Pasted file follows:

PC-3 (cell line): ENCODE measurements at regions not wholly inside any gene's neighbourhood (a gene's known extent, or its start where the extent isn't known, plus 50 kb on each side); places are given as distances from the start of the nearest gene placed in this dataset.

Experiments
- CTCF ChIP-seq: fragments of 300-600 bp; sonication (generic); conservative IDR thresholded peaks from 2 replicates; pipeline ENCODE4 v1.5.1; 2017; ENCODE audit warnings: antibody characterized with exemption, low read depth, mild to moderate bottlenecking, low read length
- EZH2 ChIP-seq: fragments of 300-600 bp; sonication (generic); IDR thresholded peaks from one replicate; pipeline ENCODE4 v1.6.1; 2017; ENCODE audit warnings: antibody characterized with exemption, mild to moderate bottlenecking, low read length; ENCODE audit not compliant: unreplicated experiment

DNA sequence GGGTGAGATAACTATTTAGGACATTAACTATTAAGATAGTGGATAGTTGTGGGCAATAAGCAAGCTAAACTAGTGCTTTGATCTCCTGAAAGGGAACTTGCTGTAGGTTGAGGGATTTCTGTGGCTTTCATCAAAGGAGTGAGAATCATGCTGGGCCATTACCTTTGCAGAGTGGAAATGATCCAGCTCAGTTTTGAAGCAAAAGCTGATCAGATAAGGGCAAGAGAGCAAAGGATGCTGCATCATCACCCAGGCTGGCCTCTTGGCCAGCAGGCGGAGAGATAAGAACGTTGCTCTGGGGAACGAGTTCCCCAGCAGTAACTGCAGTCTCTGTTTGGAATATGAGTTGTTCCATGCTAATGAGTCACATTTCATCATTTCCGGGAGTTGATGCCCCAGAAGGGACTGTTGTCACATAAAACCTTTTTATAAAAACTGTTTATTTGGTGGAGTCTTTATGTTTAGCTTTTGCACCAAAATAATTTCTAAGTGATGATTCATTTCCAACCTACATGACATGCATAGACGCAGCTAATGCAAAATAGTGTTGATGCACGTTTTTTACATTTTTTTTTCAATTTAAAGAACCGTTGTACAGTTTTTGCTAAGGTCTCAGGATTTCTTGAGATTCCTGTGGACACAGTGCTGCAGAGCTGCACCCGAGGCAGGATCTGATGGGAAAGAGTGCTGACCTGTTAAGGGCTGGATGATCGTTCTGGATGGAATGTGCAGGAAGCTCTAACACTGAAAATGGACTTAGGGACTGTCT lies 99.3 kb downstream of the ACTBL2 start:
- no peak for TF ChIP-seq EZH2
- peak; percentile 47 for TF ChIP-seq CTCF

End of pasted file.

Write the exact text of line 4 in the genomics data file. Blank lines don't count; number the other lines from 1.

- EZH2 ChIP-seq: fragments of 300-600 bp; sonication (generic); IDR thresholded peaks from one replicate; pipeline ENCODE4 v1.6.1; 2017; ENCODE audit warnings: antibody characterized with exemption, mild to moderate bottlenecking, low read length; ENCODE audit not compliant: unreplicated experiment